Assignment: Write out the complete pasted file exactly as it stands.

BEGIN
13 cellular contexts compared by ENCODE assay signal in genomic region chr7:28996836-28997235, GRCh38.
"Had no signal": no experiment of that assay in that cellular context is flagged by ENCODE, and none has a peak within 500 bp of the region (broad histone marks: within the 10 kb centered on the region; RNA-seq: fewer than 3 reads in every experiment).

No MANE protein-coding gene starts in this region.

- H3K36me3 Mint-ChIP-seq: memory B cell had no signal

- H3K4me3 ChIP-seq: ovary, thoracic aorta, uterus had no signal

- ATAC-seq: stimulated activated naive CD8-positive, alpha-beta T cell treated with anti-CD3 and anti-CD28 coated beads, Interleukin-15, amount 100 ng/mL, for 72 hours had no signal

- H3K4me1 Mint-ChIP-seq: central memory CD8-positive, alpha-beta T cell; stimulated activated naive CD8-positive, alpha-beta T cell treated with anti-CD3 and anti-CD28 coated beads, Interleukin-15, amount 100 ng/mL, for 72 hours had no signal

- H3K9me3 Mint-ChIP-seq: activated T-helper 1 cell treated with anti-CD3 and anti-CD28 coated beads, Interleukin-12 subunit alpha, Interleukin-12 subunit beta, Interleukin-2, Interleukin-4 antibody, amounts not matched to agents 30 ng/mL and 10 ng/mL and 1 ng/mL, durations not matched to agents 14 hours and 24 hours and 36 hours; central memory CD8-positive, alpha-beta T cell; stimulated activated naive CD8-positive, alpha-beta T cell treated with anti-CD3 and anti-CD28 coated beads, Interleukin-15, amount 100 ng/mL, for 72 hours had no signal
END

13 cellular contexts compared by ENCODE assay signal in genomic region chr7:28996836-28997235, GRCh38.
"Had no signal": no experiment of that assay in that cellular context is flagged by ENCODE, and none has a peak within 500 bp of the region (broad histone marks: within the 10 kb centered on the region; RNA-seq: fewer than 3 reads in every experiment).

No MANE protein-coding gene starts in this region.

- H3K36me3 Mint-ChIP-seq: memory B cell had no signal

- H3K4me3 ChIP-seq: ovary, thoracic aorta, uterus had no signal

- ATAC-seq: stimulated activated naive CD8-positive, alpha-beta T cell treated with anti-CD3 and anti-CD28 coated beads, Interleukin-15, amount 100 ng/mL, for 72 hours had no signal

- H3K4me1 Mint-ChIP-seq: central memory CD8-positive, alpha-beta T cell; stimulated activated naive CD8-positive, alpha-beta T cell treated with anti-CD3 and anti-CD28 coated beads, Interleukin-15, amount 100 ng/mL, for 72 hours had no signal

- H3K9me3 Mint-ChIP-seq: activated T-helper 1 cell treated with anti-CD3 and anti-CD28 coated beads, Interleukin-12 subunit alpha, Interleukin-12 subunit beta, Interleukin-2, Interleukin-4 antibody, amounts not matched to agents 30 ng/mL and 10 ng/mL and 1 ng/mL, durations not matched to agents 14 hours and 24 hours and 36 hours; central memory CD8-positive, alpha-beta T cell; stimulated activated naive CD8-positive, alpha-beta T cell treated with anti-CD3 and anti-CD28 coated beads, Interleukin-15, amount 100 ng/mL, for 72 hours had no signal